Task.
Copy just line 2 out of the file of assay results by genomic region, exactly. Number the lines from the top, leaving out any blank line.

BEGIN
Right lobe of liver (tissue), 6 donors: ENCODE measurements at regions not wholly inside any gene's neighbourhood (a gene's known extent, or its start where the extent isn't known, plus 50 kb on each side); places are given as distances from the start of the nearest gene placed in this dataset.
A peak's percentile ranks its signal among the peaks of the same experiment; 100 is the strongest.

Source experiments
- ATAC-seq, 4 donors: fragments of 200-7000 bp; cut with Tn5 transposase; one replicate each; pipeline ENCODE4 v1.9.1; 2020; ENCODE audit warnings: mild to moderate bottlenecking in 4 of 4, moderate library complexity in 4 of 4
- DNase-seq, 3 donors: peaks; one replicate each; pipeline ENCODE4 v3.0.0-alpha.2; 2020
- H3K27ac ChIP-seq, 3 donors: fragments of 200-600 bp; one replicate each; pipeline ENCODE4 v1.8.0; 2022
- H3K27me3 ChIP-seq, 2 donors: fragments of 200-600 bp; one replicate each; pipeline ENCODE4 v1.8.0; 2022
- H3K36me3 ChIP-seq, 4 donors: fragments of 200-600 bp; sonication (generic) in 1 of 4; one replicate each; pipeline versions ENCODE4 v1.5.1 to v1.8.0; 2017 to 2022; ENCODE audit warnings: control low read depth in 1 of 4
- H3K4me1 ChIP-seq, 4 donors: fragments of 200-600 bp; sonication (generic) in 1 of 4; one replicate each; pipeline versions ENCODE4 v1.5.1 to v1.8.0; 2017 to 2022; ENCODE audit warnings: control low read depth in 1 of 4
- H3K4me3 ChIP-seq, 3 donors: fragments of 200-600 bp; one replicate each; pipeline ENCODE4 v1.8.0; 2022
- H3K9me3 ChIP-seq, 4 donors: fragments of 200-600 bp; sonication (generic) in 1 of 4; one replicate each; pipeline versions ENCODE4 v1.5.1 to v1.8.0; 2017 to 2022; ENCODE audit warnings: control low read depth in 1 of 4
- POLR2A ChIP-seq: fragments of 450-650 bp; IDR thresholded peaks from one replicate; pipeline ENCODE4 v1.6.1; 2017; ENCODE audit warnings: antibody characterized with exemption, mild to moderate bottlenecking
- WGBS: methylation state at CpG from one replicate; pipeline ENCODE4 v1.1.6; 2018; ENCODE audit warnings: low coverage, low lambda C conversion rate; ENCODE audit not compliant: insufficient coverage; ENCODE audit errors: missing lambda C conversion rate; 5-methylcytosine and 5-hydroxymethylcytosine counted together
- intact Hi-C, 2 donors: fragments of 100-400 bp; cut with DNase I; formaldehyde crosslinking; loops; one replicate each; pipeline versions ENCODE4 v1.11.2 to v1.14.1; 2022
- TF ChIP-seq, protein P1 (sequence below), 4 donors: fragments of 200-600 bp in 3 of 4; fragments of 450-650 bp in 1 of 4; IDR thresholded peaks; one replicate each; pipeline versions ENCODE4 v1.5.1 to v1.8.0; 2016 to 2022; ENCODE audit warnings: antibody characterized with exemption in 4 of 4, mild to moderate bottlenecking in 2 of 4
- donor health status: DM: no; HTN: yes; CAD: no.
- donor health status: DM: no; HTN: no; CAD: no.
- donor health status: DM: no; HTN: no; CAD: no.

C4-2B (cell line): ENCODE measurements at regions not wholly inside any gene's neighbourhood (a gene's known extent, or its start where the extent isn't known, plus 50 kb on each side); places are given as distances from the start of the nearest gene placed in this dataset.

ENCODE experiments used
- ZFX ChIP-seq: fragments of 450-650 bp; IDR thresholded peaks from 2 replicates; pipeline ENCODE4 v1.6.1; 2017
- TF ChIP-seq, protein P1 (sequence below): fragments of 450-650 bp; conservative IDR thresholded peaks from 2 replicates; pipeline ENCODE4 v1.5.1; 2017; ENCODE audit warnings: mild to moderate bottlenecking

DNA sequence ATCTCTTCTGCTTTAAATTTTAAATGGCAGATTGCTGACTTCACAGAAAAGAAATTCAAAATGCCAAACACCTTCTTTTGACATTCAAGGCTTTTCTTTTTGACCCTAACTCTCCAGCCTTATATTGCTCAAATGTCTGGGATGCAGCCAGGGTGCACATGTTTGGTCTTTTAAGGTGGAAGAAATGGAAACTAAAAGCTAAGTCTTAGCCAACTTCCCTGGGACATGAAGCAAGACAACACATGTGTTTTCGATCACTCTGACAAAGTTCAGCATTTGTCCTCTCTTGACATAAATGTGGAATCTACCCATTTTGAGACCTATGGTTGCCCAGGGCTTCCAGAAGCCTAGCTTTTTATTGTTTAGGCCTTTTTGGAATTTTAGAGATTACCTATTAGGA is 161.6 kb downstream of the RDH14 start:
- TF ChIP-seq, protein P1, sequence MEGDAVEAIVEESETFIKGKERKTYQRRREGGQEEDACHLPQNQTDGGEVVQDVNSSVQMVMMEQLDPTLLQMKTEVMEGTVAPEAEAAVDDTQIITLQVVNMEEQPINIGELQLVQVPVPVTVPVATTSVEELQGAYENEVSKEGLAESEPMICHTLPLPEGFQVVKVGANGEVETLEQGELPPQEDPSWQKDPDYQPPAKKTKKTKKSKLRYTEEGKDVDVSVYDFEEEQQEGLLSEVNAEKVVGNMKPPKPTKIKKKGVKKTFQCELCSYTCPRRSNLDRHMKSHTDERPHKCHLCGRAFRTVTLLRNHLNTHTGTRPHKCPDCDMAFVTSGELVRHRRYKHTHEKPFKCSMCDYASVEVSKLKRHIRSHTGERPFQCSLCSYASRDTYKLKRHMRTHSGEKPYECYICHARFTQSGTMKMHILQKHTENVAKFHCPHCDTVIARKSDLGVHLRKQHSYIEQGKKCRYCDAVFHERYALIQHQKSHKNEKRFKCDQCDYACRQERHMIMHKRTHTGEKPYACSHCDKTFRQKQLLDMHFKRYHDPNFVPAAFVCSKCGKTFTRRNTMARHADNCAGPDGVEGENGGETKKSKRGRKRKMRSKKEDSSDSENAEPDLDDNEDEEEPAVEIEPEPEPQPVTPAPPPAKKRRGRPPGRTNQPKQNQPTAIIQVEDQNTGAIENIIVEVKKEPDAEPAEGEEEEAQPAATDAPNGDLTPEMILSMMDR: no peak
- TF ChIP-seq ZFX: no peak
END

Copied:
A peak's percentile ranks its signal among the peaks of the same experiment; 100 is the strongest.